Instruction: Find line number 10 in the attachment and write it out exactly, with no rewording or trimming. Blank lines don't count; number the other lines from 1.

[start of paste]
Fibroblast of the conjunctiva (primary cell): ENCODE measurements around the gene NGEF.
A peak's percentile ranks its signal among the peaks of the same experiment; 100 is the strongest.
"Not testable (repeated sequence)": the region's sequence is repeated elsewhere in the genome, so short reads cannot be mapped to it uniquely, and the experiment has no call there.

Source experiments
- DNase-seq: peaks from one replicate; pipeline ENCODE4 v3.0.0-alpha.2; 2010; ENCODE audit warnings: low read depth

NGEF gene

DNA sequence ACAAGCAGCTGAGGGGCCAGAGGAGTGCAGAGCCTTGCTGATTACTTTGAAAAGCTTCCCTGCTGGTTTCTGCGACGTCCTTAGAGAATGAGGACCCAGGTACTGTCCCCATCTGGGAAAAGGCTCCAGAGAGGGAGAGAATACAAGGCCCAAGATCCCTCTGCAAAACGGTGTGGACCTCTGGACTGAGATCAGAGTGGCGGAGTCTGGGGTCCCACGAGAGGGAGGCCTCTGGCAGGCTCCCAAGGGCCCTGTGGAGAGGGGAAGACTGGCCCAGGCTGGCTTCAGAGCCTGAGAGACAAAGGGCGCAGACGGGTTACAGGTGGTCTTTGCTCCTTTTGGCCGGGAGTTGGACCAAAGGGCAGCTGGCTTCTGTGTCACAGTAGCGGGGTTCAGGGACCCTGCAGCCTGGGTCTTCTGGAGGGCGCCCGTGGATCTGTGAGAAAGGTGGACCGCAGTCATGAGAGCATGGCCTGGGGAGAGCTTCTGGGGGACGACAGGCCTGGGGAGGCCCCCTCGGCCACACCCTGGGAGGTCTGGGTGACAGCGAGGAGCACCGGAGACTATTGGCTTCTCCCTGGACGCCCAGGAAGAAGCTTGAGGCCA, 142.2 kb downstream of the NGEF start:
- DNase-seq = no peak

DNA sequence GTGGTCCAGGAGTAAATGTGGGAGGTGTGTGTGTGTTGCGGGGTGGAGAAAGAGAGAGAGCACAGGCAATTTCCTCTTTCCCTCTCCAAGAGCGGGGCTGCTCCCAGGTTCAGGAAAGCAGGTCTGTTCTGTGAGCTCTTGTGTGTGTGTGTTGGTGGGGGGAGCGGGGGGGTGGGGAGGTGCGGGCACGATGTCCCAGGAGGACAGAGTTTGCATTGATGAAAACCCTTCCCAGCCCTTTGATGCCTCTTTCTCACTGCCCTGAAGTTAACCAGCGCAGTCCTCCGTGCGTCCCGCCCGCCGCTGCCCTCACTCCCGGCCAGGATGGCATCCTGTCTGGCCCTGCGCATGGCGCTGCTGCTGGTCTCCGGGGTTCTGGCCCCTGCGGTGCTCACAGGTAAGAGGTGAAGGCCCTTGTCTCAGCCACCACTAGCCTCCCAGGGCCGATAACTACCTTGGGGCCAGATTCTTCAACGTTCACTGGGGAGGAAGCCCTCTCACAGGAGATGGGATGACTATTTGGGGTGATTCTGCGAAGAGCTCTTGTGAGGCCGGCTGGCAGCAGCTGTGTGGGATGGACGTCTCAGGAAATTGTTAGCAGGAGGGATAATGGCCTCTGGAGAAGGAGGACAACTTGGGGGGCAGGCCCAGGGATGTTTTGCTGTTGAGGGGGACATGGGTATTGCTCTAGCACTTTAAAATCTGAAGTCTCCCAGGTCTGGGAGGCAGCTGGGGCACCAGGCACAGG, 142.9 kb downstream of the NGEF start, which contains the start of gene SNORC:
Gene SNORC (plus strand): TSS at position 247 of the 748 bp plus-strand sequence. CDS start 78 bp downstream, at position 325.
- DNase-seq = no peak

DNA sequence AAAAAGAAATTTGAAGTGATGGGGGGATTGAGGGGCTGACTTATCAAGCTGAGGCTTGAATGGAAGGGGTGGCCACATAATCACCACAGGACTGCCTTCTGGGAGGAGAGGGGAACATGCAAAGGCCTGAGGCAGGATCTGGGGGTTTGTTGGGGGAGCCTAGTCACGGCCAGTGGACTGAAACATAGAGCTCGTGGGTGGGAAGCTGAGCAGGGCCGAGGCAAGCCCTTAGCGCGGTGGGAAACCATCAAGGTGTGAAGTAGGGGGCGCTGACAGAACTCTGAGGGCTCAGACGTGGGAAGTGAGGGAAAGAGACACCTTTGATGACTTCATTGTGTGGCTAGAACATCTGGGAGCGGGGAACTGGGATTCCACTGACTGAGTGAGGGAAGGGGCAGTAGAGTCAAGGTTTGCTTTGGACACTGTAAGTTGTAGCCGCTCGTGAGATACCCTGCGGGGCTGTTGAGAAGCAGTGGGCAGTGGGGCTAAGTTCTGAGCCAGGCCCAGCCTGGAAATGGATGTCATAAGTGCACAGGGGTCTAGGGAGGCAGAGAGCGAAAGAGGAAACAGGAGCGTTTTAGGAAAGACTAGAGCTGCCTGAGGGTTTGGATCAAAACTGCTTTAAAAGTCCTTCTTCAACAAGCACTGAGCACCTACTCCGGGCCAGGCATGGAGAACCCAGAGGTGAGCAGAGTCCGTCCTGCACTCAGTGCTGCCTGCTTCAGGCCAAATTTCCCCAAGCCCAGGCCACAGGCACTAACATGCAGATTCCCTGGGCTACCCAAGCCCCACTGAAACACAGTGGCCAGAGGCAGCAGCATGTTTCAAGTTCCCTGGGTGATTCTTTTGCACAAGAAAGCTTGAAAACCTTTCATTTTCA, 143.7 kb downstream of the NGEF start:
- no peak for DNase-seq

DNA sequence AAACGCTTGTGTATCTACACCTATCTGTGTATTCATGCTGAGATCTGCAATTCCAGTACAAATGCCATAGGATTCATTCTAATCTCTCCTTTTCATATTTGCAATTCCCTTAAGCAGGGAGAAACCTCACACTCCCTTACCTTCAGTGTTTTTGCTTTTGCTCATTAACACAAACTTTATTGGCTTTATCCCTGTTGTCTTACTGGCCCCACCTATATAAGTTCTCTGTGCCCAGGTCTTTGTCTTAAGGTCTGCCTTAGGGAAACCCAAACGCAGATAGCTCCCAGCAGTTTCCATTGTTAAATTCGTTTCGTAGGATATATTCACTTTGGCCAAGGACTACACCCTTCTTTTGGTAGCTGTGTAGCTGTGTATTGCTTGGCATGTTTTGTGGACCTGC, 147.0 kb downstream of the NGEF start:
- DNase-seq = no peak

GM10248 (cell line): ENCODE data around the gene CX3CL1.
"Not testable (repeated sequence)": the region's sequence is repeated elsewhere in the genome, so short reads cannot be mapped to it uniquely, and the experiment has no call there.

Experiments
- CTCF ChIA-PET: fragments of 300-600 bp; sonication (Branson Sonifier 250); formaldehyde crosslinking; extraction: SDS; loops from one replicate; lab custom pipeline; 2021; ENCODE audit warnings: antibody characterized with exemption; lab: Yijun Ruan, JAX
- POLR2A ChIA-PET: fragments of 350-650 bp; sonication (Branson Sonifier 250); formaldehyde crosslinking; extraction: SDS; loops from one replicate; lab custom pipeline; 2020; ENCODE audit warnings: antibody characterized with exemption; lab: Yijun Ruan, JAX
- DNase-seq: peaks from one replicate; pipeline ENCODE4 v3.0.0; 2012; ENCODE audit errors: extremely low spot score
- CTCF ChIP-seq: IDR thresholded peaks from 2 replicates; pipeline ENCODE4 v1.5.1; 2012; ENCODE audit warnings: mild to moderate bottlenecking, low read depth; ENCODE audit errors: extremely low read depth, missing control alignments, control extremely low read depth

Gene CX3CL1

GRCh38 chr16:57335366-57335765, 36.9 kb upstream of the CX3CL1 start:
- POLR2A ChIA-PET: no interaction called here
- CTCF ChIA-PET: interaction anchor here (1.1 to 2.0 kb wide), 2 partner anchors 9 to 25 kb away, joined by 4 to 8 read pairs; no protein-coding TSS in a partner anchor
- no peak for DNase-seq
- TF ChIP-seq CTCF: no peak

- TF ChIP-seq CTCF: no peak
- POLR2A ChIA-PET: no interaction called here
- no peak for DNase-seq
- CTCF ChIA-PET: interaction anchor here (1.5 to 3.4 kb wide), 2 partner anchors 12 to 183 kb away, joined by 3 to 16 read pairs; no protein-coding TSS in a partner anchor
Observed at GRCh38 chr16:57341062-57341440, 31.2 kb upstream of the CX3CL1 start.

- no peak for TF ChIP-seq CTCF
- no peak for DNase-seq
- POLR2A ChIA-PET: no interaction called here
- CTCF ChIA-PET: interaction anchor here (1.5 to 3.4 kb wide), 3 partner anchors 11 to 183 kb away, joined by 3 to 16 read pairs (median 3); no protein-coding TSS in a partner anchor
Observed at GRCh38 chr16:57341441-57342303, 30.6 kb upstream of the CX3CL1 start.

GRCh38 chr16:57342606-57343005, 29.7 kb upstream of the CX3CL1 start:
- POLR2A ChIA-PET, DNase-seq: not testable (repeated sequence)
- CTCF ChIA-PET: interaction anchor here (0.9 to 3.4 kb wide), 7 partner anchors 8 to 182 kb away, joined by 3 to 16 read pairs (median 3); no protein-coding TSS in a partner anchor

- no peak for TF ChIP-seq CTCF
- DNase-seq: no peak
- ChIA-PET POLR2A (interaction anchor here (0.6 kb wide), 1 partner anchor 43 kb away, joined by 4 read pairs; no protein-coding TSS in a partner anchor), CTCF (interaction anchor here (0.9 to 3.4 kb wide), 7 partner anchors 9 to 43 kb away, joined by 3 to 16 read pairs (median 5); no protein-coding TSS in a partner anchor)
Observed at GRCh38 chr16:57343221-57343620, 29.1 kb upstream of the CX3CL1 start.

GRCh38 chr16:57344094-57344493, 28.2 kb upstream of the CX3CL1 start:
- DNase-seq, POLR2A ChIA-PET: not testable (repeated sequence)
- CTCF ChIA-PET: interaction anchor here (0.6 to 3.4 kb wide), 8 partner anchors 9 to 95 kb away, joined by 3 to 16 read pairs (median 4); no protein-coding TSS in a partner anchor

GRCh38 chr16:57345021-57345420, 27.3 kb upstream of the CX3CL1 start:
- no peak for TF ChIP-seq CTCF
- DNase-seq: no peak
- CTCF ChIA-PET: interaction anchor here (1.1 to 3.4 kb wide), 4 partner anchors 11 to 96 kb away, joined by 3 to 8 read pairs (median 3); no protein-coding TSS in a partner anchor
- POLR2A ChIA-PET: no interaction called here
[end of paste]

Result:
Gene SNORC (plus strand): TSS at position 247 of the 748 bp plus-strand sequence. CDS start 78 bp downstream, at position 325.